SILVER CITY – Nursing students at Western New Mexico University learn through scenarios created by former combat medic and military contractor Lorenzo Saenz using high-fidelity manikins that he can program to breathe, bleed, wheeze and sweat.
The technology Saenz implements ensures WNMU is poised to integrate the big changes in nurse training that he believes are just around the corner. “It’s an exciting time to be in the field,” he said.
A native of southwest New Mexico, Lorenzo’s military career took him from as nearby as El Paso to as far away as Afghanistan. The Army veteran was a contractor working for the Australian Defense Force in Dubai when he decided to move back to the Land of Enchantment.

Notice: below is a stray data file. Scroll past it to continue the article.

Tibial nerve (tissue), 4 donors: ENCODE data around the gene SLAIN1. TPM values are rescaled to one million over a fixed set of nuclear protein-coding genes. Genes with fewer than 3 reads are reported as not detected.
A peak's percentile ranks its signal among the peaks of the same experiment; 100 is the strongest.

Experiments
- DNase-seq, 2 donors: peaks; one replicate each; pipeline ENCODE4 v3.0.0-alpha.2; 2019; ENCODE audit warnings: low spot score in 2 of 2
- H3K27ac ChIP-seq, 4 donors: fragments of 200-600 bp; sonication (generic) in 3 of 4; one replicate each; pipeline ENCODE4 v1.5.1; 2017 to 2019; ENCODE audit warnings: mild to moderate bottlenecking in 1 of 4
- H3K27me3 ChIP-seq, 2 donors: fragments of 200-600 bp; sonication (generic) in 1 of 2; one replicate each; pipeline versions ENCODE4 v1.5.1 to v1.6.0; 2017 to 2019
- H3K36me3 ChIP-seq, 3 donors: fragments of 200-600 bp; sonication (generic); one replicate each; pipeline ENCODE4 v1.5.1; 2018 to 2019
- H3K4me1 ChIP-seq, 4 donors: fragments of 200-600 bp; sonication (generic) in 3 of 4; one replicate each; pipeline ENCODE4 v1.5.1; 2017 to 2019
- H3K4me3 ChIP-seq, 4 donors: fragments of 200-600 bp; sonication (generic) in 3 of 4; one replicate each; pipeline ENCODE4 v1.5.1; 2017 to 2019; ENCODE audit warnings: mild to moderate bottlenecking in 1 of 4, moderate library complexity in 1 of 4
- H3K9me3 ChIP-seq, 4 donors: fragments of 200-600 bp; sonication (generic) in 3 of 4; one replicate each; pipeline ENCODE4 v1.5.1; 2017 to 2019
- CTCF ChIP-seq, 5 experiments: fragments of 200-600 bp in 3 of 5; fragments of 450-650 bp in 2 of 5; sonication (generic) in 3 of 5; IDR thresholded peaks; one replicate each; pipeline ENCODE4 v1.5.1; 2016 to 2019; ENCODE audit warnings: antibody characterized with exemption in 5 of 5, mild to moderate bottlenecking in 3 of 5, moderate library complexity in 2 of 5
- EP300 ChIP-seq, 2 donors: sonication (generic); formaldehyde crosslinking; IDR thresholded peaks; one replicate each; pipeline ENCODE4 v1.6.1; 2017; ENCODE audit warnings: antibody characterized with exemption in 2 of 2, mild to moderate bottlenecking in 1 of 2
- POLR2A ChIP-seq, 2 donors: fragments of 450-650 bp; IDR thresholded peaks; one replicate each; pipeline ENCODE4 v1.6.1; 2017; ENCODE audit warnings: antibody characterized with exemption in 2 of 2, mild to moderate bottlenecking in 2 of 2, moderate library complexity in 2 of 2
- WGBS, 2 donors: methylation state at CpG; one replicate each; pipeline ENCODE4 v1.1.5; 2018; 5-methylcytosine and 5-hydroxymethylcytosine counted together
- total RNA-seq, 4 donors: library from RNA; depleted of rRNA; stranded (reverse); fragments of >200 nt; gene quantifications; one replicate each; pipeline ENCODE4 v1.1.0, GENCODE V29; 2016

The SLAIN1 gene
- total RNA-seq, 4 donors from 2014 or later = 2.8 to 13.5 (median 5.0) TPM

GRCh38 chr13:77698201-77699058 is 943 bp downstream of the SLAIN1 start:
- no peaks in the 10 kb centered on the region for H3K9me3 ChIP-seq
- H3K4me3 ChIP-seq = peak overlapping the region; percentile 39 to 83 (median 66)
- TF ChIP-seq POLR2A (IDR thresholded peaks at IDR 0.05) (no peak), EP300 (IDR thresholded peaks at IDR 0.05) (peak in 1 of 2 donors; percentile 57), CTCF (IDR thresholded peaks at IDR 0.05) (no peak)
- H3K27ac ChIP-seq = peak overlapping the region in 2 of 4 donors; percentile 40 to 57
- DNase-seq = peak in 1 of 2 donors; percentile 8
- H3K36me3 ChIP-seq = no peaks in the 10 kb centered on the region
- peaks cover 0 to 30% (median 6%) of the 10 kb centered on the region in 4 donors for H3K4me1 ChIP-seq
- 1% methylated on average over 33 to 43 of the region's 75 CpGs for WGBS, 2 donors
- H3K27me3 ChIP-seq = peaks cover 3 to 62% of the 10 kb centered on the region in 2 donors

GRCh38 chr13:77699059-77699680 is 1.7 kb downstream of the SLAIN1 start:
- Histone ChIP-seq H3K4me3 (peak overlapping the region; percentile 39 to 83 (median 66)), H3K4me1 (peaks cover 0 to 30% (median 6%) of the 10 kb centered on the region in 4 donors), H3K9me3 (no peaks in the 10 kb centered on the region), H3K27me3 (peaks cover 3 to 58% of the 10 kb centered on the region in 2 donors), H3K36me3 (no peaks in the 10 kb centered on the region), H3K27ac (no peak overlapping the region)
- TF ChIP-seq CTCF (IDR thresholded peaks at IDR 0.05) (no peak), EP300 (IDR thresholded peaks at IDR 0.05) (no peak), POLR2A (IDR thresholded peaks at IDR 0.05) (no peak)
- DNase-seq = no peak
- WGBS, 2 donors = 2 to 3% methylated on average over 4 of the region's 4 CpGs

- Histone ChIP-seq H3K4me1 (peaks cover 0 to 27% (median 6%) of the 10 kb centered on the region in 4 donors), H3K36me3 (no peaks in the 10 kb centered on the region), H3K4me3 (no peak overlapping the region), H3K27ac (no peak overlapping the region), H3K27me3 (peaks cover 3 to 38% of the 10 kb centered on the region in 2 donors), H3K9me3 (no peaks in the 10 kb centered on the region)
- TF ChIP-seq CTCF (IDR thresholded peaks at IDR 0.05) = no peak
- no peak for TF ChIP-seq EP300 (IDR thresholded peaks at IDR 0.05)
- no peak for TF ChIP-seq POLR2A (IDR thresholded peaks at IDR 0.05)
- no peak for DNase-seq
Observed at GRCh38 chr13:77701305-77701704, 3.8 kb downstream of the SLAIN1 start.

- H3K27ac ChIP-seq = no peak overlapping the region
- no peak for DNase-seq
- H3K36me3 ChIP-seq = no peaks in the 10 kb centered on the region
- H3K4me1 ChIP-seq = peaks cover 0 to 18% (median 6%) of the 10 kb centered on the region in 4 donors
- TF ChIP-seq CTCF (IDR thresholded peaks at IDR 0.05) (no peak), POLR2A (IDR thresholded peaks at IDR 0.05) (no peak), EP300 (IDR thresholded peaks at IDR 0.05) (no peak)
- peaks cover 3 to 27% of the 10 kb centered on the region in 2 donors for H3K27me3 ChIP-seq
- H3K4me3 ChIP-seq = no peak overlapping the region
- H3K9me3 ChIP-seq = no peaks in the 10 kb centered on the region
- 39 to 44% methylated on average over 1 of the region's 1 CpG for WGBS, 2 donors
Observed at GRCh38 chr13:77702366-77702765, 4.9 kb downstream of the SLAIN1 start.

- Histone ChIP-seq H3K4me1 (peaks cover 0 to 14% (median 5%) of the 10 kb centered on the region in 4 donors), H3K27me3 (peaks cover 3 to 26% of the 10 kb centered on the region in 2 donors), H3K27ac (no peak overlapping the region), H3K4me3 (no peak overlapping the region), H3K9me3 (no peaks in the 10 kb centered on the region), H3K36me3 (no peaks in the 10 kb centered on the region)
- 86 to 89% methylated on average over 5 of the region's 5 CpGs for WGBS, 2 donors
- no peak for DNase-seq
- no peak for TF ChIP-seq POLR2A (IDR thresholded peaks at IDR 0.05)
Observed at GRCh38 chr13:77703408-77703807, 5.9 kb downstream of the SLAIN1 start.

“I missed green chile, and the open blue skies and juniper,” he said.
Saenz graduated from the WNMU nursing program in 2018 and worked in the Gila Regional Medical Center emergency room for a year before being recruited to work at his alma mater.
“You always hope you get these full circle moments. Now I get to influence the training of these nurses who are treating people in my community,” he said.
Saenz is also working toward a bachelor’s of interdisciplinary studies focused on, yes, nursing, but also music. “When I was here the first time around, I was a music major. I play guitar, saxophone, piano, and sing a little bit,” he says.
After Saenz graduates this spring, he’ll apply to the new Master of Science in Nursing program at WNMU.
“I’ll be a three-time graduate from WNMU,” he said.